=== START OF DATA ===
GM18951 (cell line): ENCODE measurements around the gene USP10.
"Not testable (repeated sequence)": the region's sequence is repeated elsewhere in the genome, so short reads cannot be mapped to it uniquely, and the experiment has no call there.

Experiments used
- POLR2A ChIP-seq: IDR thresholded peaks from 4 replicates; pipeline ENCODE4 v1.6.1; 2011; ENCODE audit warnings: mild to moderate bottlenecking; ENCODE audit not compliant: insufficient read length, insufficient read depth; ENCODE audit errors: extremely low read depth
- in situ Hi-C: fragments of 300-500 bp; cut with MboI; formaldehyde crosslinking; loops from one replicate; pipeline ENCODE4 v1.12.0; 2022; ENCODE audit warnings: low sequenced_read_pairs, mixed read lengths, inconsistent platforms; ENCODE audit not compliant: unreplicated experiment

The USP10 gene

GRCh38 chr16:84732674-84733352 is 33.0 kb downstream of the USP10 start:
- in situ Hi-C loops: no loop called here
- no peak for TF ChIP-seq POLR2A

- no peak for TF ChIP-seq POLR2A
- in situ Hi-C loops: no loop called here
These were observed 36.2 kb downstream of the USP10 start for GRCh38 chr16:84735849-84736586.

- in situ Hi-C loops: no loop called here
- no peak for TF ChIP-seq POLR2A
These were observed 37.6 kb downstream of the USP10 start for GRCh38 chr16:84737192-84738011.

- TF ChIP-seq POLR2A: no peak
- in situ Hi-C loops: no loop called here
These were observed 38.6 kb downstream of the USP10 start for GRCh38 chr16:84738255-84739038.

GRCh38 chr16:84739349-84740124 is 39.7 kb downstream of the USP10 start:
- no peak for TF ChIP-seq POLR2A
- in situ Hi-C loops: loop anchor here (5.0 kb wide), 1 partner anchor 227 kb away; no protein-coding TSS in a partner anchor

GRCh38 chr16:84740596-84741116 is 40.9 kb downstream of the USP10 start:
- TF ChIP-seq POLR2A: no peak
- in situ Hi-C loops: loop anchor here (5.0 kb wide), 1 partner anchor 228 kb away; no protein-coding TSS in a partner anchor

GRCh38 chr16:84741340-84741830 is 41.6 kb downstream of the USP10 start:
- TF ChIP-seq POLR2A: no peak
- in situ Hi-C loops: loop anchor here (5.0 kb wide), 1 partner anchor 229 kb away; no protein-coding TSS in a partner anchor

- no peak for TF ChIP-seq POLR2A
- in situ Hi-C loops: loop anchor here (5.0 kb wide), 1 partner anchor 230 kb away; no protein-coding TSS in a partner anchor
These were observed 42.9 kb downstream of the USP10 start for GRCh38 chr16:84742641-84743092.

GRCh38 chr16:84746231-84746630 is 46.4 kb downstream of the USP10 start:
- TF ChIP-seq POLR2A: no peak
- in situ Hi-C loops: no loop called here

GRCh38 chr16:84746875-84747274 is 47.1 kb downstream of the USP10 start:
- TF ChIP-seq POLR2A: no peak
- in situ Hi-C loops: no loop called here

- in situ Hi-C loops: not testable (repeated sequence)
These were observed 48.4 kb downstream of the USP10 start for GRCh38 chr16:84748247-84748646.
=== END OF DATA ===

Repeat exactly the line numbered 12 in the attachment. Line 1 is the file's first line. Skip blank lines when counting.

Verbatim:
These were observed 36.2 kb downstream of the USP10 start for GRCh38 chr16:84735849-84736586.